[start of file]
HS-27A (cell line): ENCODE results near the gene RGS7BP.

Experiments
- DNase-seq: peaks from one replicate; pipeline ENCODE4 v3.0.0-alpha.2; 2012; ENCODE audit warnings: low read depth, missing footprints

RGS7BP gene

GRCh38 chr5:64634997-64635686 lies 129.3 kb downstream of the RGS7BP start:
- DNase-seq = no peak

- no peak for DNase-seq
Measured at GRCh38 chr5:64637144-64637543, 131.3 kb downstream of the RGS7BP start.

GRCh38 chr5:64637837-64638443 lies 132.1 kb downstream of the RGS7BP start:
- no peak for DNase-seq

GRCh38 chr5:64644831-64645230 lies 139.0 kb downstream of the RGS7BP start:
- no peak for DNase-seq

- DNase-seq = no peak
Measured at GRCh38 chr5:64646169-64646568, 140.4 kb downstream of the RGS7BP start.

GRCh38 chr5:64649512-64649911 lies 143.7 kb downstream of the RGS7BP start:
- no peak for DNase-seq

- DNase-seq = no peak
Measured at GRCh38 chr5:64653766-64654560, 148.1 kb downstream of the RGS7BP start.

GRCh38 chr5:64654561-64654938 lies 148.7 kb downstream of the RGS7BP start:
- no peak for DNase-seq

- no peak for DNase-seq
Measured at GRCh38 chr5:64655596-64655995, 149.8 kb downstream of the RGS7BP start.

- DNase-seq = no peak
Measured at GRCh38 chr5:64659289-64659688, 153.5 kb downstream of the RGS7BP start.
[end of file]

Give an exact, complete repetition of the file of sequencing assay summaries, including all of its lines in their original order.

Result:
HS-27A (cell line): ENCODE results near the gene RGS7BP.

Experiments
- DNase-seq: peaks from one replicate; pipeline ENCODE4 v3.0.0-alpha.2; 2012; ENCODE audit warnings: low read depth, missing footprints

RGS7BP gene

GRCh38 chr5:64634997-64635686 lies 129.3 kb downstream of the RGS7BP start:
- DNase-seq = no peak

- no peak for DNase-seq
Measured at GRCh38 chr5:64637144-64637543, 131.3 kb downstream of the RGS7BP start.

GRCh38 chr5:64637837-64638443 lies 132.1 kb downstream of the RGS7BP start:
- no peak for DNase-seq

GRCh38 chr5:64644831-64645230 lies 139.0 kb downstream of the RGS7BP start:
- no peak for DNase-seq

- DNase-seq = no peak
Measured at GRCh38 chr5:64646169-64646568, 140.4 kb downstream of the RGS7BP start.

GRCh38 chr5:64649512-64649911 lies 143.7 kb downstream of the RGS7BP start:
- no peak for DNase-seq

- DNase-seq = no peak
Measured at GRCh38 chr5:64653766-64654560, 148.1 kb downstream of the RGS7BP start.

GRCh38 chr5:64654561-64654938 lies 148.7 kb downstream of the RGS7BP start:
- no peak for DNase-seq

- no peak for DNase-seq
Measured at GRCh38 chr5:64655596-64655995, 149.8 kb downstream of the RGS7BP start.

- DNase-seq = no peak
Measured at GRCh38 chr5:64659289-64659688, 153.5 kb downstream of the RGS7BP start.